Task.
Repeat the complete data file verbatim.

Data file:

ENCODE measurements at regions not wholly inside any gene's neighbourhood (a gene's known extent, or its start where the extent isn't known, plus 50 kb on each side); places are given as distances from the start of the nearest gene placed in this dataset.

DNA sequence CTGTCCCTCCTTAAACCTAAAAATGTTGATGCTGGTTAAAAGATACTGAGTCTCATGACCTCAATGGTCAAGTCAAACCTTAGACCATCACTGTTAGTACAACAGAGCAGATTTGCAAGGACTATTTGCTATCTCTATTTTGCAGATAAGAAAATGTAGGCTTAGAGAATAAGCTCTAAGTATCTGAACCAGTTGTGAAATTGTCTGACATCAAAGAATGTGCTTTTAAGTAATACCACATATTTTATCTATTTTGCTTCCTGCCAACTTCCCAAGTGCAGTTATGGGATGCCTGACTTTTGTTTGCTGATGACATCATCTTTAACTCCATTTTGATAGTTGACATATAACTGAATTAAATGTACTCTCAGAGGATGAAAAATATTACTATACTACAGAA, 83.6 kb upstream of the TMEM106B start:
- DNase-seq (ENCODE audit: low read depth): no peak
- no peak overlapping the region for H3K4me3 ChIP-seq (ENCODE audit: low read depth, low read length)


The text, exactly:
ENCODE measurements at regions not wholly inside any gene's neighbourhood (a gene's known extent, or its start where the extent isn't known, plus 50 kb on each side); places are given as distances from the start of the nearest gene placed in this dataset.

DNA sequence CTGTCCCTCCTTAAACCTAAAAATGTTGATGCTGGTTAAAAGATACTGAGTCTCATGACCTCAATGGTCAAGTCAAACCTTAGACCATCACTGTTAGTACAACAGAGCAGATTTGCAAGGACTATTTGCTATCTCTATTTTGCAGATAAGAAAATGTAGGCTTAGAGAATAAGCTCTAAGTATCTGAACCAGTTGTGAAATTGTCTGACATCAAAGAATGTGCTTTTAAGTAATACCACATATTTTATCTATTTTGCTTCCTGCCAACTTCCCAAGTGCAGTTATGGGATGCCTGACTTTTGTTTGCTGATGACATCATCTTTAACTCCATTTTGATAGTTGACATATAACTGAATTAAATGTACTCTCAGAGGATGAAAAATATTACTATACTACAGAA, 83.6 kb upstream of the TMEM106B start:
- DNase-seq (ENCODE audit: low read depth): no peak
- no peak overlapping the region for H3K4me3 ChIP-seq (ENCODE audit: low read depth, low read length)